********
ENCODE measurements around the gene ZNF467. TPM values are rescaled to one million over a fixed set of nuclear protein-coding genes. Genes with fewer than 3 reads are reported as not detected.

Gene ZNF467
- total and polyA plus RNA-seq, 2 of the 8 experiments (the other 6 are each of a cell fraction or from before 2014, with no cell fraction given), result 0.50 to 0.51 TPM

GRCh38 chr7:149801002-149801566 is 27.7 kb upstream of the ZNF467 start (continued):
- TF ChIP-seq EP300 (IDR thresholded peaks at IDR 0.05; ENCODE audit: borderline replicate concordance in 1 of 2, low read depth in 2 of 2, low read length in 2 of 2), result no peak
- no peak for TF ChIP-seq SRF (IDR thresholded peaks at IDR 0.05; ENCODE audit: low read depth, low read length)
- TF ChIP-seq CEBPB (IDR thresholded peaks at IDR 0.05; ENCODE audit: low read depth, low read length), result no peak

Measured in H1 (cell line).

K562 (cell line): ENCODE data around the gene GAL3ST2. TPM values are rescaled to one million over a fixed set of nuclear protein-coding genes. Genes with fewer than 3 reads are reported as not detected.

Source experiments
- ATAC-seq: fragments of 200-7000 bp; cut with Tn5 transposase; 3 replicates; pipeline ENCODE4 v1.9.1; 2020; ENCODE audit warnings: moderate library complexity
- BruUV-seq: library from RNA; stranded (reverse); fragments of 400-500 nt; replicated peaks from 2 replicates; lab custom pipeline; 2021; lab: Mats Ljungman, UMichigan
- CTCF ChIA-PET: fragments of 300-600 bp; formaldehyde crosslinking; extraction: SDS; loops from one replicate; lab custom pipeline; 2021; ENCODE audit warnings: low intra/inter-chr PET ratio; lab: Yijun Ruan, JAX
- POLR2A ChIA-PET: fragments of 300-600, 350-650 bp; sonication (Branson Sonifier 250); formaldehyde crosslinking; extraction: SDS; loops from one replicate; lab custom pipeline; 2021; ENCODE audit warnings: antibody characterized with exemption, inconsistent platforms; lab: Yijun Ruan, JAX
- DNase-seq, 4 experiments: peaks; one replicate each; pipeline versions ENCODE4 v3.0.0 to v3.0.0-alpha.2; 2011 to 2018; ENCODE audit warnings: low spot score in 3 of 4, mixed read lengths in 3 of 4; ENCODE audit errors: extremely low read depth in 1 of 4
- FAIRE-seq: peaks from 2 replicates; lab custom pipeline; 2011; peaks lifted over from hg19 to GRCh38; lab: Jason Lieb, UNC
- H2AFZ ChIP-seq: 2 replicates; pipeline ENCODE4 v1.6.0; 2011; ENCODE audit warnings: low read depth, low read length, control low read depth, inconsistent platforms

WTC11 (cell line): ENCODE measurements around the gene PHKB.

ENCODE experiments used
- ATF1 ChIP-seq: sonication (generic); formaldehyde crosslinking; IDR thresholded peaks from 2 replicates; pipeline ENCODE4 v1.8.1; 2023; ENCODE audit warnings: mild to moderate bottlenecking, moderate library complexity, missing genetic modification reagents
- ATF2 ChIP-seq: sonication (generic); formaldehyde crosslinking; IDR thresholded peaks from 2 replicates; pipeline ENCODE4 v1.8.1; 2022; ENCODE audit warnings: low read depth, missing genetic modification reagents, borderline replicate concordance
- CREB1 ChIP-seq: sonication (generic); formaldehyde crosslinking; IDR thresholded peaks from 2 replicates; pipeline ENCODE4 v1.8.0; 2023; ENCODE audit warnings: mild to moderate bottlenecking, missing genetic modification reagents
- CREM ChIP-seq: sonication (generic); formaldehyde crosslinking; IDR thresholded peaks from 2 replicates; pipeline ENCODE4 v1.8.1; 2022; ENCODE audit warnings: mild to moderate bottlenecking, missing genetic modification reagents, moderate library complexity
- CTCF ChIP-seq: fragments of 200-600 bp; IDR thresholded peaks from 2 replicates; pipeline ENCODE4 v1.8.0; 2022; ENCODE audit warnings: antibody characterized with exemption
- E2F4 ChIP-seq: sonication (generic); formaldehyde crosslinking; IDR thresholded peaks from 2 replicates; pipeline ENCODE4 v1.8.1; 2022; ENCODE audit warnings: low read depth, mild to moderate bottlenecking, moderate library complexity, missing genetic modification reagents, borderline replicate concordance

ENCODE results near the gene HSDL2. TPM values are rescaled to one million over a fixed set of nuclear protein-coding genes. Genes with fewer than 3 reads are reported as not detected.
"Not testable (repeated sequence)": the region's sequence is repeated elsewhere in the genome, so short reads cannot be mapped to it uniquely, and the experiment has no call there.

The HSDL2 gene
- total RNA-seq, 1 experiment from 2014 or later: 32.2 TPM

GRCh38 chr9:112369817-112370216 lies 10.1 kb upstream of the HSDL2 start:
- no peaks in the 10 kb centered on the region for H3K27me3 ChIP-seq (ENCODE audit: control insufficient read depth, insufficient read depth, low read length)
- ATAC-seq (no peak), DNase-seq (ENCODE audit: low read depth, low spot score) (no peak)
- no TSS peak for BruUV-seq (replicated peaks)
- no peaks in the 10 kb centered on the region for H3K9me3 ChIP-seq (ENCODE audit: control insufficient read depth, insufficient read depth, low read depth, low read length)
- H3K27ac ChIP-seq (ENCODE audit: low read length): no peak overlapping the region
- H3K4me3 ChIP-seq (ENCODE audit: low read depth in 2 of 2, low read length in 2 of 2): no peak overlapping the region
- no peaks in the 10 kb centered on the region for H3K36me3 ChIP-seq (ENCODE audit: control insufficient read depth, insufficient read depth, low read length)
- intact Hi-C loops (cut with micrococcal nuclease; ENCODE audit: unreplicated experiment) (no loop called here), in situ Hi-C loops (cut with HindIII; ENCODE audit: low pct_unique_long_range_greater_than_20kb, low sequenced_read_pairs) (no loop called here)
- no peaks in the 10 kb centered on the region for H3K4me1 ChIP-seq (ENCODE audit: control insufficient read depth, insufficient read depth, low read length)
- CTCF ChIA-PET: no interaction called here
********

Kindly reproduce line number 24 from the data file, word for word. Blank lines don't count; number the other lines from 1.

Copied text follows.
- CTCF ChIP-seq: fragments of 200-600 bp; IDR thresholded peaks from 2 replicates; pipeline ENCODE4 v1.8.0; 2022; ENCODE audit warnings: antibody characterized with exemption